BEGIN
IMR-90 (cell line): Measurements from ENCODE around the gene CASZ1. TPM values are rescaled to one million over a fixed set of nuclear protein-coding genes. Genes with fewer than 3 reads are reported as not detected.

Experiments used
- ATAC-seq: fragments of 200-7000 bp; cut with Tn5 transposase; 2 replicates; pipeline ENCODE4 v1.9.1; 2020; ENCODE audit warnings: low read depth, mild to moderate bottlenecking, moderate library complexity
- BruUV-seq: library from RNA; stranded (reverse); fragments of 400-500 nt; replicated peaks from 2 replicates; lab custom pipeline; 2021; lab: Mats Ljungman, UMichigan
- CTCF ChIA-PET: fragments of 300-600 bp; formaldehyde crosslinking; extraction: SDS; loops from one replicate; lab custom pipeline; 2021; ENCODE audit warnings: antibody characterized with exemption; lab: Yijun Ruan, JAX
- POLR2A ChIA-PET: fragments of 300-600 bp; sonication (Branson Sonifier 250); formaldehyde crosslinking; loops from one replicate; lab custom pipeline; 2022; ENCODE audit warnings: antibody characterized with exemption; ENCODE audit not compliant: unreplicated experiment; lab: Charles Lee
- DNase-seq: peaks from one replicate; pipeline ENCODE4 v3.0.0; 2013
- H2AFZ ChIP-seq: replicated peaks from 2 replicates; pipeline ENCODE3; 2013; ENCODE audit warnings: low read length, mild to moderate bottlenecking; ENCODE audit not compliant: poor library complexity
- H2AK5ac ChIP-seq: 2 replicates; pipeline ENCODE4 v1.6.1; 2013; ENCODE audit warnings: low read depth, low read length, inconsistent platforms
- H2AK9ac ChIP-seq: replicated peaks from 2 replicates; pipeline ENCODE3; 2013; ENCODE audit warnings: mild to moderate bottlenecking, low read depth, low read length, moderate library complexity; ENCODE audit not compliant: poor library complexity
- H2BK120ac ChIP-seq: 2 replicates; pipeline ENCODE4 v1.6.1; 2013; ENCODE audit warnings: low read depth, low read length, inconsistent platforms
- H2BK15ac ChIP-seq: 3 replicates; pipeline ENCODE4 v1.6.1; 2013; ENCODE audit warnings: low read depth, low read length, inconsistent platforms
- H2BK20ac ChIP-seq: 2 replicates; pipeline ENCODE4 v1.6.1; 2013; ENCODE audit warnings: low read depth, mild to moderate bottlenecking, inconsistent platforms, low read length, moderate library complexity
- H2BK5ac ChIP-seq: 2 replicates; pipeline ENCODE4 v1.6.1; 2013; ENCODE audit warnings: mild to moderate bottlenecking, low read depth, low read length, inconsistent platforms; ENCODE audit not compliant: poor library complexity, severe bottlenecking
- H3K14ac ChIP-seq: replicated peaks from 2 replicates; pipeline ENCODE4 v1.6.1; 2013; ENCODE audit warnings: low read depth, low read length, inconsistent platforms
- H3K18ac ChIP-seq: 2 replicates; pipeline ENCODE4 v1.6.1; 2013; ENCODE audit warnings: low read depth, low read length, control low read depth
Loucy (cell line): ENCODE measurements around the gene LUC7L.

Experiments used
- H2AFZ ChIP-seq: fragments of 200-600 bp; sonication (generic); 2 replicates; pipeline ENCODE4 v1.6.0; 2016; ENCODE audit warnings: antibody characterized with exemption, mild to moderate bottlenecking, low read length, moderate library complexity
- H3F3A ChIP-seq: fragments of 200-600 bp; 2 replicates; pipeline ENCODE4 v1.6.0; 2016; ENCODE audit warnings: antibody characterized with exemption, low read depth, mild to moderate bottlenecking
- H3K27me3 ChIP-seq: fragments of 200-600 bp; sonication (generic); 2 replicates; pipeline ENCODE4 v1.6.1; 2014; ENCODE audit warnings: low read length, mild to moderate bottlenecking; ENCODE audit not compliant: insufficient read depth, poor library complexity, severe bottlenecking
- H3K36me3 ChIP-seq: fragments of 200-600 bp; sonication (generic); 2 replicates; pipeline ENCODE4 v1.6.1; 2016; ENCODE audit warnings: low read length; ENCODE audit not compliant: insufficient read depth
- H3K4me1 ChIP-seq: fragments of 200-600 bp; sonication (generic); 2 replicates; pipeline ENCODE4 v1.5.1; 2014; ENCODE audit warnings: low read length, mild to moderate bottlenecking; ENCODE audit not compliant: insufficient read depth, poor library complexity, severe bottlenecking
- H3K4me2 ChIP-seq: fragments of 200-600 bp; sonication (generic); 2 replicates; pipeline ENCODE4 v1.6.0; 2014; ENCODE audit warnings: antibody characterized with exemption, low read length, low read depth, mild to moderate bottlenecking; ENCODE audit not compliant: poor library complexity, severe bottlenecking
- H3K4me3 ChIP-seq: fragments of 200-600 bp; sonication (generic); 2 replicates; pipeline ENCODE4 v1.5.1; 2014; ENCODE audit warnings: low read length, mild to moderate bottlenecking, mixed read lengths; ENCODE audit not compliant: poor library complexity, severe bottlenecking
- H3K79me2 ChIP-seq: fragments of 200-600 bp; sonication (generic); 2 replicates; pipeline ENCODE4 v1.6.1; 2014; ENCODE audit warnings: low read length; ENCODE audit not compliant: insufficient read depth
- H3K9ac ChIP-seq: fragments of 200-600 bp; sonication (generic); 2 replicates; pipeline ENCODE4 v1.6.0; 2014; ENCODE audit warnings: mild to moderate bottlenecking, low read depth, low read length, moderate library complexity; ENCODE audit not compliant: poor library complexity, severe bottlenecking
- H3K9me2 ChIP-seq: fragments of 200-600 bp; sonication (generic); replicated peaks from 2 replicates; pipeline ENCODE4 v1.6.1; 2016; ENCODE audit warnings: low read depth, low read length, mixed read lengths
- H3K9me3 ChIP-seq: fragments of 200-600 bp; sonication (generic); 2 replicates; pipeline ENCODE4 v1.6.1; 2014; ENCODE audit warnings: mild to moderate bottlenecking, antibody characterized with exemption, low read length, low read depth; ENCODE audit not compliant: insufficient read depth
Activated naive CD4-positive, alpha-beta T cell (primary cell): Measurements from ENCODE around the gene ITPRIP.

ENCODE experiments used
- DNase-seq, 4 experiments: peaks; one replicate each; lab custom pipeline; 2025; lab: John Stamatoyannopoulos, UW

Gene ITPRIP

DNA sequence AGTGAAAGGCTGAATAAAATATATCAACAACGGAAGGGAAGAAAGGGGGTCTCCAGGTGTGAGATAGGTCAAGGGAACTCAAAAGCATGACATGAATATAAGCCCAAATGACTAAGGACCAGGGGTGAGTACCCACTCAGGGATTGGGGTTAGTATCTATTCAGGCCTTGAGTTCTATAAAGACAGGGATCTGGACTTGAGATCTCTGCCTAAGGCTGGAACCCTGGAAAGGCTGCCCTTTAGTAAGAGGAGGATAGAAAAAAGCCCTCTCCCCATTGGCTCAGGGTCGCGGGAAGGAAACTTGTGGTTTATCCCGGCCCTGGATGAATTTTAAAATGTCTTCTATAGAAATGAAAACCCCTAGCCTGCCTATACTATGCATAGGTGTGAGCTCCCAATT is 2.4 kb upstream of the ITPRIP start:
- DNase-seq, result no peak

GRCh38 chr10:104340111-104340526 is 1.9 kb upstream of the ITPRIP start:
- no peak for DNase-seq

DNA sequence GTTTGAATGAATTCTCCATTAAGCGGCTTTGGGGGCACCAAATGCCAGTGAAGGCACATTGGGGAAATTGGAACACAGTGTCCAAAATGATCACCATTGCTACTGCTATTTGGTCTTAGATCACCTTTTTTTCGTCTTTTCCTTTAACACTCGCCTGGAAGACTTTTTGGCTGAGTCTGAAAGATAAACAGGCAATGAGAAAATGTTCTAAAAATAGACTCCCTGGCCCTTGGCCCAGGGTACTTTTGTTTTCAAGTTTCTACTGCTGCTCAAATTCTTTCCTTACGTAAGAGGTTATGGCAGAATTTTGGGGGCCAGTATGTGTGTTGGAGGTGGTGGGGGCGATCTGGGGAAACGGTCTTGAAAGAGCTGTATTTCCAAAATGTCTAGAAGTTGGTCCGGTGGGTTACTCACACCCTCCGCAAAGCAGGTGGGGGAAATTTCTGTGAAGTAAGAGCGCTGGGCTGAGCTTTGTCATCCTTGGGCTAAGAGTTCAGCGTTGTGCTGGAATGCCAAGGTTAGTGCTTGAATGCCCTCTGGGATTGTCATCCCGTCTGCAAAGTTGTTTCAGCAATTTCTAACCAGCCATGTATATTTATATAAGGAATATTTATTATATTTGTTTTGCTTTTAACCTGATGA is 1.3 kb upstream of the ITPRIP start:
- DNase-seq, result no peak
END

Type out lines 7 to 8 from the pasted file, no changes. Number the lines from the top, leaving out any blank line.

- DNase-seq: peaks from one replicate; pipeline ENCODE4 v3.0.0; 2013
- H2AFZ ChIP-seq: replicated peaks from 2 replicates; pipeline ENCODE3; 2013; ENCODE audit warnings: low read length, mild to moderate bottlenecking; ENCODE audit not compliant: poor library complexity